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Le Strade della Mozzarella: Surprises From Day Two

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Le Strade della Mozzarella: Surprises From Day Two

The roads of buffalo mozzarella are infinite: the chefs who cooked up a storm on the last day of Le Strade della Mozzarella food congress know this all too well. So what could we expect on Day Two after being blown away by Matias Perdomo's 'muffarella' and a 'ricotta egg' from Pino Cuttaia on opening day?

Since the haute cuisine congress was held in Paestrum (near Naples), chef Francesco Sposito felt right at home. Sposito, who runs Taverna Estia, got playful with the cuisine of his beloved Campania region. He prepared Carne alla Pizzaiola (meat in pizza sauce), a dish that is every kid's nightmare. Just like in the original recipe, Sposito used a secondary cut of meat but sought inspiration from the East and created a beautiful tartare that became the base of a cannolo made with mozzarella and buffalo whey. His Neapolitan Taco, made with thinly sliced frozen peasant bread and vacuum-packed mozzarella (that was microwaved for just 20 seconds) was a big hit.

Later on we got a breath of fresh Belgian air with the arrival of Kobe Desramaults, who lost a suitcase during his long descent to Paestum but solved everything by sourcing herbs directly from the maritime pine forest in front of the Savoy Beach Hotel, the site of this edition of Le Strade della Mozzarella.

Kobe dished up a reinterpreation of a potato and cheese dish from his childhood. The potato was cooked in a salt dough, which is shaped like a stone and once cooked opened up to release an aroma of extraordinary intensity. This was served with an emulsion of herbs and creamy gorgonzola made from buffalo milk. Also interesting was his the dessert, which featured mozzarella 'bites' filled with mozzarella gelato and dried daisies.

Francesco Apreda (Hotel Hassler), who was born in Campania but lives in Rome, came home to talk about his new menu, told as if it were an intercontinental journey consisting of six stages. We stopped him in India, where it seems that the most popular Italian dish with locals is the simple pasta arrabiata. Apreda plays with spices to make a very personal blend of enriched pasta, which is cooked in water and finished off in a lovely sauce of roasted peppers, fresh tomatoes, garlic, red pepper and a dash of vinegar.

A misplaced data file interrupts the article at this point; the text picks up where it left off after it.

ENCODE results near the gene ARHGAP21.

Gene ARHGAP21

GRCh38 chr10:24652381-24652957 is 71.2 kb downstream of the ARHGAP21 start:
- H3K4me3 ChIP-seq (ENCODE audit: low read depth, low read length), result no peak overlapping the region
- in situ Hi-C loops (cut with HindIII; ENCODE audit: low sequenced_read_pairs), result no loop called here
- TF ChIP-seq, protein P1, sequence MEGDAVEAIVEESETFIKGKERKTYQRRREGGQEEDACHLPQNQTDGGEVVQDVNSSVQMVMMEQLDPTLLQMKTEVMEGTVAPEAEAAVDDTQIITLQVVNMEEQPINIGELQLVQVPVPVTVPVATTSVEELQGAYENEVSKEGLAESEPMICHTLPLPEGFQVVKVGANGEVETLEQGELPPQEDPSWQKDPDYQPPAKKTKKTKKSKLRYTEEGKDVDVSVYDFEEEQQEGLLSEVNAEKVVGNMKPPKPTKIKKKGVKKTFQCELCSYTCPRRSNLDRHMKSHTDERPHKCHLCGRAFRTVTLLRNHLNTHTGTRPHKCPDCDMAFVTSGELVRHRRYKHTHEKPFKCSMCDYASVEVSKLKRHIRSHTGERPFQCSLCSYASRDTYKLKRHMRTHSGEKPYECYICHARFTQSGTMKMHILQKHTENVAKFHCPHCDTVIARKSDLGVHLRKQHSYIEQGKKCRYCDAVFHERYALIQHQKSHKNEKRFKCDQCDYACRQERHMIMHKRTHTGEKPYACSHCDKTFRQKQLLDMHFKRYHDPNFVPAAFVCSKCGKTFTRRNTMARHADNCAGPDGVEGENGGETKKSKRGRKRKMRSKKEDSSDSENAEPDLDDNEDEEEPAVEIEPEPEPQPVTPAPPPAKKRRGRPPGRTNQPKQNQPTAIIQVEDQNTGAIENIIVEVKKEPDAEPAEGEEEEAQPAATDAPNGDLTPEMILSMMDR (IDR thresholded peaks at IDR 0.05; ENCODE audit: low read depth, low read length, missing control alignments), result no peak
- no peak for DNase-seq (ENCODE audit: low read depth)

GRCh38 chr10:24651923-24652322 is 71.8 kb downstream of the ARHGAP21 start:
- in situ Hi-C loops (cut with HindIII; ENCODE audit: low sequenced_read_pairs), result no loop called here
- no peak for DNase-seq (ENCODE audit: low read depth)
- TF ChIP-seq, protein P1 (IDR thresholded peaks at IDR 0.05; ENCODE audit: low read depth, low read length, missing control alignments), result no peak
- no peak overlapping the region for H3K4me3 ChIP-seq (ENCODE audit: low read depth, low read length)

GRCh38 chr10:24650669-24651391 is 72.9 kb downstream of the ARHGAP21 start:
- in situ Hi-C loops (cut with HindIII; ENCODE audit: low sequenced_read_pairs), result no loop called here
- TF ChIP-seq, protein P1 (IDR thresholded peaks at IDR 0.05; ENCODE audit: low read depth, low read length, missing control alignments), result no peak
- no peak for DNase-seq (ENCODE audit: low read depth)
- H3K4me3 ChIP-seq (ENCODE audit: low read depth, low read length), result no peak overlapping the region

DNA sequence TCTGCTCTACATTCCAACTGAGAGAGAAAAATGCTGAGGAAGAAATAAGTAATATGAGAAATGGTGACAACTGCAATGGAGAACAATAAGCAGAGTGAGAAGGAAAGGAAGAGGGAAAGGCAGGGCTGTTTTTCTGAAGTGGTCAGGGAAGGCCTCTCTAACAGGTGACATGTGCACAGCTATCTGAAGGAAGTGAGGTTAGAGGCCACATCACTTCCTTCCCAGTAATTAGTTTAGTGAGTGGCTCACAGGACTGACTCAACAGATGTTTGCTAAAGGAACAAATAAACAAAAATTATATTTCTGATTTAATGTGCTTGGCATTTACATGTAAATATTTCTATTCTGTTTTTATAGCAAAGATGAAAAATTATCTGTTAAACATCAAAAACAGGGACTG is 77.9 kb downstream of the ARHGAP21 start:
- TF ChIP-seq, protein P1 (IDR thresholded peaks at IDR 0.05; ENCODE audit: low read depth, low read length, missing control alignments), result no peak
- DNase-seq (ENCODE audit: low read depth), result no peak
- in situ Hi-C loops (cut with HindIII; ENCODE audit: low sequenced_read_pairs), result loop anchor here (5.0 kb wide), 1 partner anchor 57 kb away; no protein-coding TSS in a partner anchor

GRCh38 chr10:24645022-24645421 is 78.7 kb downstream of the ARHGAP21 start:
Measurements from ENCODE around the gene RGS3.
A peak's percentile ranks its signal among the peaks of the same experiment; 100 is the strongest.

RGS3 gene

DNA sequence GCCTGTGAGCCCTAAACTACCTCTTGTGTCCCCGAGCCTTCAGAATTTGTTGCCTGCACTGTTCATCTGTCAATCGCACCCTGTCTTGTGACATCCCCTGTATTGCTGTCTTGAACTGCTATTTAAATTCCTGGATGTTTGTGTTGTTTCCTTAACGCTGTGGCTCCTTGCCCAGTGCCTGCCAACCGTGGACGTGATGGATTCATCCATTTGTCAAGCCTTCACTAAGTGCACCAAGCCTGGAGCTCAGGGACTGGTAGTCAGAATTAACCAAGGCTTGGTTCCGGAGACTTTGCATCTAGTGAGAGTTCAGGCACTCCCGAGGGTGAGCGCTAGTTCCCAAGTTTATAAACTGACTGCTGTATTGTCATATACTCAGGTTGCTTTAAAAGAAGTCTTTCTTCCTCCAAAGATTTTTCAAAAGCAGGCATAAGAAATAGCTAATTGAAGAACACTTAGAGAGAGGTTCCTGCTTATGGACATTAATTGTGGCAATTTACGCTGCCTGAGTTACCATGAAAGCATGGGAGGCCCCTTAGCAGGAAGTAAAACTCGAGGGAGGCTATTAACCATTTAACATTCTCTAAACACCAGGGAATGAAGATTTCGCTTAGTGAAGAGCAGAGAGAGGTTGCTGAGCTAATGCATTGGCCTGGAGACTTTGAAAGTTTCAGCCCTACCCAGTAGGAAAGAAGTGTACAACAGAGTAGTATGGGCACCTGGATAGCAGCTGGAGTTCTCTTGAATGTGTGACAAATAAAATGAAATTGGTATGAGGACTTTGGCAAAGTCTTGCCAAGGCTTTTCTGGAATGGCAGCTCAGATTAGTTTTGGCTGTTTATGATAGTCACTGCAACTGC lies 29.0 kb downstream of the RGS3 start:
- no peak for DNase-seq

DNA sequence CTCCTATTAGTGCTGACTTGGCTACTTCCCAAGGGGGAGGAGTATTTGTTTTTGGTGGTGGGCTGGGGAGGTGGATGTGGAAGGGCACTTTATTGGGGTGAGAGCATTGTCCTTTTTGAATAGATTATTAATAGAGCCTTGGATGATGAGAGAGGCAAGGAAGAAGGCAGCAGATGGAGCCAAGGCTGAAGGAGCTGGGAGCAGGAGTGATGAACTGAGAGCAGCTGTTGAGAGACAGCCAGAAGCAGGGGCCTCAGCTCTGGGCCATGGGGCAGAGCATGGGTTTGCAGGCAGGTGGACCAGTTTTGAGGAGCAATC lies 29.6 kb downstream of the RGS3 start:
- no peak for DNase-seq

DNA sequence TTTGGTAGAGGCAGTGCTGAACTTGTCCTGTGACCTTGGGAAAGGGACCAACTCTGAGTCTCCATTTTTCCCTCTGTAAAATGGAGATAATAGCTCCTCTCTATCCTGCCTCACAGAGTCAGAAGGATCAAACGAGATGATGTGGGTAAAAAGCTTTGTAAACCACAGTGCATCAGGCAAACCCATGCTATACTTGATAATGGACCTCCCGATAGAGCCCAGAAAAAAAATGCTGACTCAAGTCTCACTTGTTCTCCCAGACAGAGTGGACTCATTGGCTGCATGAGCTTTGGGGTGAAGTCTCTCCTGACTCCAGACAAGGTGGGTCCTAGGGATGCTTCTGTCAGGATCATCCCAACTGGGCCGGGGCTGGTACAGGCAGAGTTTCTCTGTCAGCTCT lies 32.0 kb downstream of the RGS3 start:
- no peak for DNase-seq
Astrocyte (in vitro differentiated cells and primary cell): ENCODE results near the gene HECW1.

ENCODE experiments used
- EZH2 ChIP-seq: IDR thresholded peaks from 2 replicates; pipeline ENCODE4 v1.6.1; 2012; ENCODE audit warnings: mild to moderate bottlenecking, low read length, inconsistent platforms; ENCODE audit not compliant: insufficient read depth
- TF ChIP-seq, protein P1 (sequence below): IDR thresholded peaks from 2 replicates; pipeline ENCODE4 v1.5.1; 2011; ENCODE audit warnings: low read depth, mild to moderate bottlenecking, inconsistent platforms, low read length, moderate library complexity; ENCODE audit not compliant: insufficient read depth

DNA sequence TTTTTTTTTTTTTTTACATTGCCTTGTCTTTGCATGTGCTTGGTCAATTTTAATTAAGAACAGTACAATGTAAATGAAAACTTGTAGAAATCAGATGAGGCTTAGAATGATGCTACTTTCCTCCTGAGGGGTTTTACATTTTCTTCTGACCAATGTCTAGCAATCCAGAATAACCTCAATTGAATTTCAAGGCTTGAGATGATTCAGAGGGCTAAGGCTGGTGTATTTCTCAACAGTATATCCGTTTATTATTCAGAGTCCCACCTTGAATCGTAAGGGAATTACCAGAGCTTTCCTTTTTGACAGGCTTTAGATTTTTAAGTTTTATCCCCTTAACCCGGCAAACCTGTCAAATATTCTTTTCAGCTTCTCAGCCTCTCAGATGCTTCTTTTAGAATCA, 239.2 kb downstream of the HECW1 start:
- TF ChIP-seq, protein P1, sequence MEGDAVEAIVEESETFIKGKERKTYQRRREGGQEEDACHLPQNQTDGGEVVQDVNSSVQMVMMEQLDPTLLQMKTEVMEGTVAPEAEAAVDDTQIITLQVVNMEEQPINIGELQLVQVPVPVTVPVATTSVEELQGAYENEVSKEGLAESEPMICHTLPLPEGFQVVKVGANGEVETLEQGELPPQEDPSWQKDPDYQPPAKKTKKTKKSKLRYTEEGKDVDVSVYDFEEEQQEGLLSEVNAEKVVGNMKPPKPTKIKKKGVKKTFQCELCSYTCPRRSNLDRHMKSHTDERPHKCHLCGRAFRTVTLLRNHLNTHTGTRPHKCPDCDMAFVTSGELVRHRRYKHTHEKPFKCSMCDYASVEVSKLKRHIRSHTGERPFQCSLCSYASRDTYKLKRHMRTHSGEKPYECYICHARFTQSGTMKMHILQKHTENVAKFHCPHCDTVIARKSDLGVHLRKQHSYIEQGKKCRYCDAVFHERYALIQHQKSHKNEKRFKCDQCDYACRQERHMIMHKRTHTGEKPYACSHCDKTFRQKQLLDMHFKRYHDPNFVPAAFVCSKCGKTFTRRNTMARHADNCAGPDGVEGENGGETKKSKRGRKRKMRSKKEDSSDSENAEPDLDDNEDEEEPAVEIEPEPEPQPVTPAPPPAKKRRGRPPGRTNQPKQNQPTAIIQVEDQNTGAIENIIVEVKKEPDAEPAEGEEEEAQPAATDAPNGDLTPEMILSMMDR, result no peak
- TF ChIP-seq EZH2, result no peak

Roberto Petza presented Bathed Mozzarella: a dessert and appetizer in one, made with bite-sized pieces of buffalo mozzarella, fresh almonds, apple cubes in ab infusion of sorrel, tomato seeds, blood orange juice and shamrock sorbet with wild herbs. A triumph of the Mediterranean.

Massimo Bottura arrived in Paestrum with a "hard core" dish called Ladies and GentlemenThe Buffalo Who Wanted To Become A Cow. The dish was inspired by a series of Warhol paintings dedicated to transexuals and featured buffalo testicle, a crisp made with dried buffalo milk, a Mediterranean broth and a garnish of buffalo 'essence.' This creation had two guiding principles: the use of mozzarella cheese and the theme of recycling, which Bottura has been working on for the last year and will present at Expo Milano 2015.

Bottura's second dish also dealt with transformation. Called The North That Wanted to Become South, it featured Italy's favorite comfort food: pizza. Bottura looked to the North to recreate pizza with polenta and rice (which are cultivated in the Northern part of the country, while pizza hails from Southern Italy). The polenta was completely dehydrated, serving as a crust, and was topped with a 'sauce' of risotto made with buffalo mozzarella. Fresh tomatoes and anchovies served as toppings.

Our journey through pasta continued with the Costardi Bros, who earlier this year wowed diners with their rice dishes during the Identità Milano 2015 chef congress. For this event they created a pasta dish that looked like pizza but was dressed in buffalo mozzarella. They also presented Buffalo Meringue, a mothwatering dessert served over sweet tomatoes. The meringue was filled with gelato made from pasta cooked in milk then passed through liquid nitrogen.


Next came the dishes of Marianna Vitale, a beloved chef who was named Best Female Chef by the Identita Golose guide. She presented what she is best known for: pasta. Marianna brought back Acini di Pepe, a forgotten pasta that is very small and similar to couscous. She used it to prepare Ceviche with Amberjack, then added buffalo cream instead of traditional South American milk - which is notoriously richer than Italian milk. The pasta ceviche was served cold and the flavor of buffalo cream beautifully permeated the whole dish. 


Finally, we finished our delicious adventure on Day Two of Le Strade della Mozzarella with Roberto Flore from Nordic Food Lab in Copenaghen. Flore visualized buffalo mozzarella as an object of transformation: from milk to mozzarella, then from mozzarella to milk, without losing its essence. This philosophy gave birth to his dish: Liquid Heart. Mozzarella was incubated at 65 degrees Celsius (149 F) with 100% humidity for five weeks. With this technique the buffalo milk, or better yet 'the heart of mozzarella,' begins to separate from its fatty components. The final dish appears as a tepid milk soup that tastes like aged cheese, this was contrasted by the sharpness of the cream and flavor of egg. The flavor of mozzarella has vanished. But the essence of buffalo mozzarella remains.

All photos ©Roberta Abate for Fine Dining Lovers

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